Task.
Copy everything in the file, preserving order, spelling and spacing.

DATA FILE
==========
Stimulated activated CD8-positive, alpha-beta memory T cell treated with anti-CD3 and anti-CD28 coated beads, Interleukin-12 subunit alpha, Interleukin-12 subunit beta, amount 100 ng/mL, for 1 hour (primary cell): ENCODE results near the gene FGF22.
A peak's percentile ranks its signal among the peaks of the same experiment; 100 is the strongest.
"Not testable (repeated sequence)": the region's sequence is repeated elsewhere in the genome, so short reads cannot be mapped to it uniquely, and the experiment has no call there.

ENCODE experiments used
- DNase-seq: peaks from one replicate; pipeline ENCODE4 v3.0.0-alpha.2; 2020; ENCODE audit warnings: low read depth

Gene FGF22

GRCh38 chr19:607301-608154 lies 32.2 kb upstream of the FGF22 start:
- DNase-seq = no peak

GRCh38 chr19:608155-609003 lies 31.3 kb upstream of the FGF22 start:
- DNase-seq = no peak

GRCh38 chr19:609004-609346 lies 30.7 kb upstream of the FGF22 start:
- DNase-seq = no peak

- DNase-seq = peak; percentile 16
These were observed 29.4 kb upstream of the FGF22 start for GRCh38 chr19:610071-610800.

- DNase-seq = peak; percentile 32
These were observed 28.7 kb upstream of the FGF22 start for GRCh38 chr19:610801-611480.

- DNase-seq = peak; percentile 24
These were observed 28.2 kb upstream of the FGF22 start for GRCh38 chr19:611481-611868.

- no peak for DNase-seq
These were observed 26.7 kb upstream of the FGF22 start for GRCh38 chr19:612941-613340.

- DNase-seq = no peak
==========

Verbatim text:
Stimulated activated CD8-positive, alpha-beta memory T cell treated with anti-CD3 and anti-CD28 coated beads, Interleukin-12 subunit alpha, Interleukin-12 subunit beta, amount 100 ng/mL, for 1 hour (primary cell): ENCODE results near the gene FGF22.
A peak's percentile ranks its signal among the peaks of the same experiment; 100 is the strongest.
"Not testable (repeated sequence)": the region's sequence is repeated elsewhere in the genome, so short reads cannot be mapped to it uniquely, and the experiment has no call there.

ENCODE experiments used
- DNase-seq: peaks from one replicate; pipeline ENCODE4 v3.0.0-alpha.2; 2020; ENCODE audit warnings: low read depth

Gene FGF22

GRCh38 chr19:607301-608154 lies 32.2 kb upstream of the FGF22 start:
- DNase-seq = no peak

GRCh38 chr19:608155-609003 lies 31.3 kb upstream of the FGF22 start:
- DNase-seq = no peak

GRCh38 chr19:609004-609346 lies 30.7 kb upstream of the FGF22 start:
- DNase-seq = no peak

- DNase-seq = peak; percentile 16
These were observed 29.4 kb upstream of the FGF22 start for GRCh38 chr19:610071-610800.

- DNase-seq = peak; percentile 32
These were observed 28.7 kb upstream of the FGF22 start for GRCh38 chr19:610801-611480.

- DNase-seq = peak; percentile 24
These were observed 28.2 kb upstream of the FGF22 start for GRCh38 chr19:611481-611868.

- no peak for DNase-seq
These were observed 26.7 kb upstream of the FGF22 start for GRCh38 chr19:612941-613340.

- DNase-seq = no peak